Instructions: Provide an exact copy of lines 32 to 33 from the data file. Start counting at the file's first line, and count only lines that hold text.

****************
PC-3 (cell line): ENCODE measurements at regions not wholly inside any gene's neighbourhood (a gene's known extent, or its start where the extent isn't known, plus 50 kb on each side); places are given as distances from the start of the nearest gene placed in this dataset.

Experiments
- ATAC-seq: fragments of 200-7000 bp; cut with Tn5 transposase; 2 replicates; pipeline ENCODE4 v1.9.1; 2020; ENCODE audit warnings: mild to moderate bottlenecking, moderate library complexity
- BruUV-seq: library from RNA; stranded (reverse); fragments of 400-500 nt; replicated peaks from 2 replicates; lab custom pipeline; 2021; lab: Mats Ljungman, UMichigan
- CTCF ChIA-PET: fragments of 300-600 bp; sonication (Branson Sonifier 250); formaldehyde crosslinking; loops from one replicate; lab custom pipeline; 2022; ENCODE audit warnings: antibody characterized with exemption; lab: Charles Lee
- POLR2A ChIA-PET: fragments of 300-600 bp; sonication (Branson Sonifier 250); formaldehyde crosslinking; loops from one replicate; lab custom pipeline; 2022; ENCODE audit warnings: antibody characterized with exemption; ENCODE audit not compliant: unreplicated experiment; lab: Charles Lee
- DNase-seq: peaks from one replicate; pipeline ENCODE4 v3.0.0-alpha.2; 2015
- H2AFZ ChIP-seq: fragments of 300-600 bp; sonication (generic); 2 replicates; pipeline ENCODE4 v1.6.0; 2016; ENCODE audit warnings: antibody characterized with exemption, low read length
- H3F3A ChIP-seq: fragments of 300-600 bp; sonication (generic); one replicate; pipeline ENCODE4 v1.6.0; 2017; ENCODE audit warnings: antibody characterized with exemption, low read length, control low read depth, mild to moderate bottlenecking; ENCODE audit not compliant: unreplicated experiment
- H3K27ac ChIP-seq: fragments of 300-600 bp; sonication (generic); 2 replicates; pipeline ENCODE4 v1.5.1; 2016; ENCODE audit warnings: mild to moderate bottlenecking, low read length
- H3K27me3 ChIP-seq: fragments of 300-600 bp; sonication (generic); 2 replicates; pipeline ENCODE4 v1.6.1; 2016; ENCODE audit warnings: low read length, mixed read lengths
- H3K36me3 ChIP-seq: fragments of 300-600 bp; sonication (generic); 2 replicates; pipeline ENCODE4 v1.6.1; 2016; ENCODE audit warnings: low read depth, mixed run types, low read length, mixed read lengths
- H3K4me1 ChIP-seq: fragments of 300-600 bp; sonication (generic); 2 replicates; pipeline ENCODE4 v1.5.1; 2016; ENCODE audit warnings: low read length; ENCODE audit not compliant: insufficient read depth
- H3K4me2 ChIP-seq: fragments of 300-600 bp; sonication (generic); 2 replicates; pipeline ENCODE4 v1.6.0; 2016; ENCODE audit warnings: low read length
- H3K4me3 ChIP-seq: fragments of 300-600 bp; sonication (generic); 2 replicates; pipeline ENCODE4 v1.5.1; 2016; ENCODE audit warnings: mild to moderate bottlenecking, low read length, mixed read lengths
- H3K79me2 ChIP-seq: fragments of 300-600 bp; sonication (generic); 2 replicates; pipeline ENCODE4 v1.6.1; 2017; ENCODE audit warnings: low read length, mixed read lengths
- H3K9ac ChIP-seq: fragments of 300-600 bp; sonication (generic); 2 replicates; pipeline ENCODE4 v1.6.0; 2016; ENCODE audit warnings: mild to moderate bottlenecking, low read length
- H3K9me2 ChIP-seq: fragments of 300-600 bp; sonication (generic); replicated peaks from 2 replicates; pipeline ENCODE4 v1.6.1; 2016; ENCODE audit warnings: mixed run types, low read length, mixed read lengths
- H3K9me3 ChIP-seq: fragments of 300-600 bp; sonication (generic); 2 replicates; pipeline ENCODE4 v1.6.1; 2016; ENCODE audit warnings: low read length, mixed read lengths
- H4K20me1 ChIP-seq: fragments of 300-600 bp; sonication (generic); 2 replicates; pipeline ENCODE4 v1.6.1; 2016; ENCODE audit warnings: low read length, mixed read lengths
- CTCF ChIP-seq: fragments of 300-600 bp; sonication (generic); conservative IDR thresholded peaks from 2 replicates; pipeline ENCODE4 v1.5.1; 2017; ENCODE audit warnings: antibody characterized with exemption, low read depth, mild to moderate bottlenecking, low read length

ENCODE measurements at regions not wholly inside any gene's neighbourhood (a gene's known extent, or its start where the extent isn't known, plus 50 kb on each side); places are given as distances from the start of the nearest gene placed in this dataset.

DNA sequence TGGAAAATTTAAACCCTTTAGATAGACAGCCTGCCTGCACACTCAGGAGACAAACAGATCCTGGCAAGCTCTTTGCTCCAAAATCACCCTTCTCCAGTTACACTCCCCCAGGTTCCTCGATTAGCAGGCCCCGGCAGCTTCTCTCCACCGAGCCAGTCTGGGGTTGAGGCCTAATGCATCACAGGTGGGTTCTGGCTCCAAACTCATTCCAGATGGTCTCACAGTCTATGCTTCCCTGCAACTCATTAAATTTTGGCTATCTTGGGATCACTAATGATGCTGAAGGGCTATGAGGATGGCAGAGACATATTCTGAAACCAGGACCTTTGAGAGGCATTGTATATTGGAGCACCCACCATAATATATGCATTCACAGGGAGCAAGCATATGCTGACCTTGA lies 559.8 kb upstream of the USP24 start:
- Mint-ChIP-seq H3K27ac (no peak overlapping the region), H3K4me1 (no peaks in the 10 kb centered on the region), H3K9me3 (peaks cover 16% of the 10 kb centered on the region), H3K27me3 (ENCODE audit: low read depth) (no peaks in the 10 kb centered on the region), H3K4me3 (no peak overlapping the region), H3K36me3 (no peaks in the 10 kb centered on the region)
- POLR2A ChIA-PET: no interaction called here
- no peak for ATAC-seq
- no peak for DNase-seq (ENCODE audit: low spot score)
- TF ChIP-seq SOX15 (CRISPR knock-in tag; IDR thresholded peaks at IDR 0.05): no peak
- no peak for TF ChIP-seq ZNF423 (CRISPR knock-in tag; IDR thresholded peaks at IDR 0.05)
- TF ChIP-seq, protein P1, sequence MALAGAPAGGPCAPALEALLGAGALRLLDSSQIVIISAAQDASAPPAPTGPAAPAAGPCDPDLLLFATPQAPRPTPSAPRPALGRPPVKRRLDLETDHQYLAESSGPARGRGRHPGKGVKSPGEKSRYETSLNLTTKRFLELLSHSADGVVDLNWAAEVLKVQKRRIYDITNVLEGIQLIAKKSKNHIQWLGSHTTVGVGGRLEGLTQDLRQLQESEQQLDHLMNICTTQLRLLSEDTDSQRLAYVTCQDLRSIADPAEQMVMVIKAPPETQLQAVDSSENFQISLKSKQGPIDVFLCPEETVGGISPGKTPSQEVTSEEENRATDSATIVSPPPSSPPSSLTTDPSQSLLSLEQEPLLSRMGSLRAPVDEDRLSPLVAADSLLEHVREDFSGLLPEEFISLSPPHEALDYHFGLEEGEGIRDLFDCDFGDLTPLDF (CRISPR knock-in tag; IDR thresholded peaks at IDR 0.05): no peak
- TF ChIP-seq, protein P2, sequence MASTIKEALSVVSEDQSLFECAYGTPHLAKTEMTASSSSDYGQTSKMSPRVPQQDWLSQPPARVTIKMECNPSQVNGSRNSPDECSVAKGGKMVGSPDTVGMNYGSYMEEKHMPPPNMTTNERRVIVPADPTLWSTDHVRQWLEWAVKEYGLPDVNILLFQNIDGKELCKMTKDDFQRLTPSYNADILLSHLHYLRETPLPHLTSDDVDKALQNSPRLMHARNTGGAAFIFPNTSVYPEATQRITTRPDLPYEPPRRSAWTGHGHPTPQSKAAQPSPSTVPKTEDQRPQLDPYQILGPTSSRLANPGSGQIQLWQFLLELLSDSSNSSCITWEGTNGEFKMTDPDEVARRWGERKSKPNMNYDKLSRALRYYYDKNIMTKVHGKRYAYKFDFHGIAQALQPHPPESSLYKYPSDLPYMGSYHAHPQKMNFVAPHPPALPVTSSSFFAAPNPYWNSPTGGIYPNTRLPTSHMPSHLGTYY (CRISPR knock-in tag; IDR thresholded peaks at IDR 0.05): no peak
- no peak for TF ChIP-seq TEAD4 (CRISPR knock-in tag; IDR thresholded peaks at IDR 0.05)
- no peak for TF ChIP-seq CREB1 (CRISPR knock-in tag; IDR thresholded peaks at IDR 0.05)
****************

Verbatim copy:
- no peak for TF ChIP-seq TEAD4 (CRISPR knock-in tag; IDR thresholded peaks at IDR 0.05)
- no peak for TF ChIP-seq CREB1 (CRISPR knock-in tag; IDR thresholded peaks at IDR 0.05)